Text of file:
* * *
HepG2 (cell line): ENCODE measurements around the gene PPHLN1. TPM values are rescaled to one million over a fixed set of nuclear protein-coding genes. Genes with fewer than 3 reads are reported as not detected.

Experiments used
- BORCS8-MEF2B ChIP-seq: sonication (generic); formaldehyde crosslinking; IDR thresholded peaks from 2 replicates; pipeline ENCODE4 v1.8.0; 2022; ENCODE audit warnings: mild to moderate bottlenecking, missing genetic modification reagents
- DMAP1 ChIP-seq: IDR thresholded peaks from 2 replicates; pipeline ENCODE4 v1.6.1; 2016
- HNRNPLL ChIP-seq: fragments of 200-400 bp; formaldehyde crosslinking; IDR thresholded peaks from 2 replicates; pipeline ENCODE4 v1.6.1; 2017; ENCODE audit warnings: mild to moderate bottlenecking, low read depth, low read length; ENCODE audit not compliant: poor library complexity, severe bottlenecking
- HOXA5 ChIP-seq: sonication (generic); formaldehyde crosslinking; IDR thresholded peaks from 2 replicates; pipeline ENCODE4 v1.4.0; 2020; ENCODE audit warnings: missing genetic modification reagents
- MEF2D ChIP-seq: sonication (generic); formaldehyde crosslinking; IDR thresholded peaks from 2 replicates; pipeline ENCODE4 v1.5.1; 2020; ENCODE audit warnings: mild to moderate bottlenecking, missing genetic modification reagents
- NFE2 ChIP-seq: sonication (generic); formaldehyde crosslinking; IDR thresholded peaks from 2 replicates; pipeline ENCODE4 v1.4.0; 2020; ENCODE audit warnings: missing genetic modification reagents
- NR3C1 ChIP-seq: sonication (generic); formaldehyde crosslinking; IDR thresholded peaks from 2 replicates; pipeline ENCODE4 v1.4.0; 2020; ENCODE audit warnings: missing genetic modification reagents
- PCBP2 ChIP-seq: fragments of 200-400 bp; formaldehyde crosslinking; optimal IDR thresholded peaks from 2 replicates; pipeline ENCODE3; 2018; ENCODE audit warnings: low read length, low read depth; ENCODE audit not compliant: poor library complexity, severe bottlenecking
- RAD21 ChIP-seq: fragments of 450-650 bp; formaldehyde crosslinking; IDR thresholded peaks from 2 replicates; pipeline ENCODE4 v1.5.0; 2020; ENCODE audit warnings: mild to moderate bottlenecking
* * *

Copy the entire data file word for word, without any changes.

HepG2 (cell line): ENCODE measurements around the gene PPHLN1. TPM values are rescaled to one million over a fixed set of nuclear protein-coding genes. Genes with fewer than 3 reads are reported as not detected.

Experiments used
- BORCS8-MEF2B ChIP-seq: sonication (generic); formaldehyde crosslinking; IDR thresholded peaks from 2 replicates; pipeline ENCODE4 v1.8.0; 2022; ENCODE audit warnings: mild to moderate bottlenecking, missing genetic modification reagents
- DMAP1 ChIP-seq: IDR thresholded peaks from 2 replicates; pipeline ENCODE4 v1.6.1; 2016
- HNRNPLL ChIP-seq: fragments of 200-400 bp; formaldehyde crosslinking; IDR thresholded peaks from 2 replicates; pipeline ENCODE4 v1.6.1; 2017; ENCODE audit warnings: mild to moderate bottlenecking, low read depth, low read length; ENCODE audit not compliant: poor library complexity, severe bottlenecking
- HOXA5 ChIP-seq: sonication (generic); formaldehyde crosslinking; IDR thresholded peaks from 2 replicates; pipeline ENCODE4 v1.4.0; 2020; ENCODE audit warnings: missing genetic modification reagents
- MEF2D ChIP-seq: sonication (generic); formaldehyde crosslinking; IDR thresholded peaks from 2 replicates; pipeline ENCODE4 v1.5.1; 2020; ENCODE audit warnings: mild to moderate bottlenecking, missing genetic modification reagents
- NFE2 ChIP-seq: sonication (generic); formaldehyde crosslinking; IDR thresholded peaks from 2 replicates; pipeline ENCODE4 v1.4.0; 2020; ENCODE audit warnings: missing genetic modification reagents
- NR3C1 ChIP-seq: sonication (generic); formaldehyde crosslinking; IDR thresholded peaks from 2 replicates; pipeline ENCODE4 v1.4.0; 2020; ENCODE audit warnings: missing genetic modification reagents
- PCBP2 ChIP-seq: fragments of 200-400 bp; formaldehyde crosslinking; optimal IDR thresholded peaks from 2 replicates; pipeline ENCODE3; 2018; ENCODE audit warnings: low read length, low read depth; ENCODE audit not compliant: poor library complexity, severe bottlenecking
- RAD21 ChIP-seq: fragments of 450-650 bp; formaldehyde crosslinking; IDR thresholded peaks from 2 replicates; pipeline ENCODE4 v1.5.0; 2020; ENCODE audit warnings: mild to moderate bottlenecking